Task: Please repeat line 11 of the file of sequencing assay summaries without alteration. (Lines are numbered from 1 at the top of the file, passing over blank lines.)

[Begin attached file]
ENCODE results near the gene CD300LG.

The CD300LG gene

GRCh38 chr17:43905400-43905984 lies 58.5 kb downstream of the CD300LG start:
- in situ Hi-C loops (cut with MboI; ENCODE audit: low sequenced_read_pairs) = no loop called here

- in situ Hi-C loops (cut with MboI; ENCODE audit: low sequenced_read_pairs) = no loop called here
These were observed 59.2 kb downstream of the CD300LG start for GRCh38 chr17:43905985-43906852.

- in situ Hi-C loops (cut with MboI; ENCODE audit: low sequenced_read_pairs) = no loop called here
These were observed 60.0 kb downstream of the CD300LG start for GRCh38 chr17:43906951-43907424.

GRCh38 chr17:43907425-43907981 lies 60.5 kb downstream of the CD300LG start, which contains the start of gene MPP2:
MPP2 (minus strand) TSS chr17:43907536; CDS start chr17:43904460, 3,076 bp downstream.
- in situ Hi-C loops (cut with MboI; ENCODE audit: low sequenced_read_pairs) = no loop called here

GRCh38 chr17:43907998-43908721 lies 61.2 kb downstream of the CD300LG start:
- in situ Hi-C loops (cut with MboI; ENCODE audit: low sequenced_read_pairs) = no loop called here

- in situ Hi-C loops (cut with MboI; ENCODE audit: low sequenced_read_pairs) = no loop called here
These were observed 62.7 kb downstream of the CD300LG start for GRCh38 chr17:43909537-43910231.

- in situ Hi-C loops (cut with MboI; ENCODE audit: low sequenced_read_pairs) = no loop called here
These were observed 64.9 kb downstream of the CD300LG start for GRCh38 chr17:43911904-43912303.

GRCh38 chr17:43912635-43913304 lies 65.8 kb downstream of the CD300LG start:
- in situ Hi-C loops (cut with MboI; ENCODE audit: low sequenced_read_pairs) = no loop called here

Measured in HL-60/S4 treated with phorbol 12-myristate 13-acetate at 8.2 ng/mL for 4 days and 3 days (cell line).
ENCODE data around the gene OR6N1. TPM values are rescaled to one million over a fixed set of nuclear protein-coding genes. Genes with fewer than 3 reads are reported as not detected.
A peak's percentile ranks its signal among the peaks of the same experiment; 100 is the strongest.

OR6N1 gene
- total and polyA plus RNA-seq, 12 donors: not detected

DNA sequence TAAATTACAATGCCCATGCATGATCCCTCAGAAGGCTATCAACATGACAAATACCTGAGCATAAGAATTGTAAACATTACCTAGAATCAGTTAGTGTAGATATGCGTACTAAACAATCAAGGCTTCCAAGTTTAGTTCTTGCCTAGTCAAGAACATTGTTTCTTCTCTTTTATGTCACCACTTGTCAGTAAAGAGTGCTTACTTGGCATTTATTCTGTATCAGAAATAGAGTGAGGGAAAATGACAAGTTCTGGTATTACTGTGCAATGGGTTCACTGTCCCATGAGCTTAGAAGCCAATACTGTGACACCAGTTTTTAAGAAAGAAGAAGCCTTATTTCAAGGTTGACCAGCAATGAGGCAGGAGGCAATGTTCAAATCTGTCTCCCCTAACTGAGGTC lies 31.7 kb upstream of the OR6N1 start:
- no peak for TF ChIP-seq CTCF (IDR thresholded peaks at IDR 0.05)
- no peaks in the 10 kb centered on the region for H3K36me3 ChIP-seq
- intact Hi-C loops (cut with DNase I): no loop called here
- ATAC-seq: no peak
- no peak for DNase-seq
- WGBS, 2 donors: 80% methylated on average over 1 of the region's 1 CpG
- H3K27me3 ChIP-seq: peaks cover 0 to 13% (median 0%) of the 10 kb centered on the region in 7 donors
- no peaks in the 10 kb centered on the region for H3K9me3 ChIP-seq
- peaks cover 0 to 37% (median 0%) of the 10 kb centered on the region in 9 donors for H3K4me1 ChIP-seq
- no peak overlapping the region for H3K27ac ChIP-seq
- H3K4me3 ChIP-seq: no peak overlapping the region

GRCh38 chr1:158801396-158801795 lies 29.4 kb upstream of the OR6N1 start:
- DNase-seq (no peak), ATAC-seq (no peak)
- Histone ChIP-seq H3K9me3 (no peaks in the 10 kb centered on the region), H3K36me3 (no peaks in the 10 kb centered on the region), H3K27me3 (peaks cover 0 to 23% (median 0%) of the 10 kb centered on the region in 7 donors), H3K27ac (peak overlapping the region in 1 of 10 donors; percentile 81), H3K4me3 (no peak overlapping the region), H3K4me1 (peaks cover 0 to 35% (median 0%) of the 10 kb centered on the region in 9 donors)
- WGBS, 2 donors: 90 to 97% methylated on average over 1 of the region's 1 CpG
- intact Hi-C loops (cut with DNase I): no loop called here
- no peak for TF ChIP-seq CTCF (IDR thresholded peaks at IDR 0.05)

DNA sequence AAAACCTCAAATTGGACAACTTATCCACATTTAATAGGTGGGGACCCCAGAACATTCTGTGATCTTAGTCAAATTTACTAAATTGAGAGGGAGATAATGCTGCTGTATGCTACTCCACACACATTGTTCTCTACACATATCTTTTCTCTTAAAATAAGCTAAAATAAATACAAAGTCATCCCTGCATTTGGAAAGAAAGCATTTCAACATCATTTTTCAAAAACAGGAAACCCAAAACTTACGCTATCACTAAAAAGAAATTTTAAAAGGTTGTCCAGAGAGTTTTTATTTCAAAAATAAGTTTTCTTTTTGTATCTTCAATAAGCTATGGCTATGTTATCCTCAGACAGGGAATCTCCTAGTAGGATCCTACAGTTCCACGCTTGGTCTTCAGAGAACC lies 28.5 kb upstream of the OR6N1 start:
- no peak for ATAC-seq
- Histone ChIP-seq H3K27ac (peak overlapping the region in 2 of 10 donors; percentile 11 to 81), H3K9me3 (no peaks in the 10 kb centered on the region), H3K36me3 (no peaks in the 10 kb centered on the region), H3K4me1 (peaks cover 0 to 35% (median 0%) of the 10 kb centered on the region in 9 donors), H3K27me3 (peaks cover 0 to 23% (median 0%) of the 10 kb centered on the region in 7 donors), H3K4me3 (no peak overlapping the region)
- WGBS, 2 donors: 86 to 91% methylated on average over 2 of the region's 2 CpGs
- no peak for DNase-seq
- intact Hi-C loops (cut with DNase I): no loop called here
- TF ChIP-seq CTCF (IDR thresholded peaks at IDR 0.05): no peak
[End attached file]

- in situ Hi-C loops (cut with MboI; ENCODE audit: low sequenced_read_pairs) = no loop called here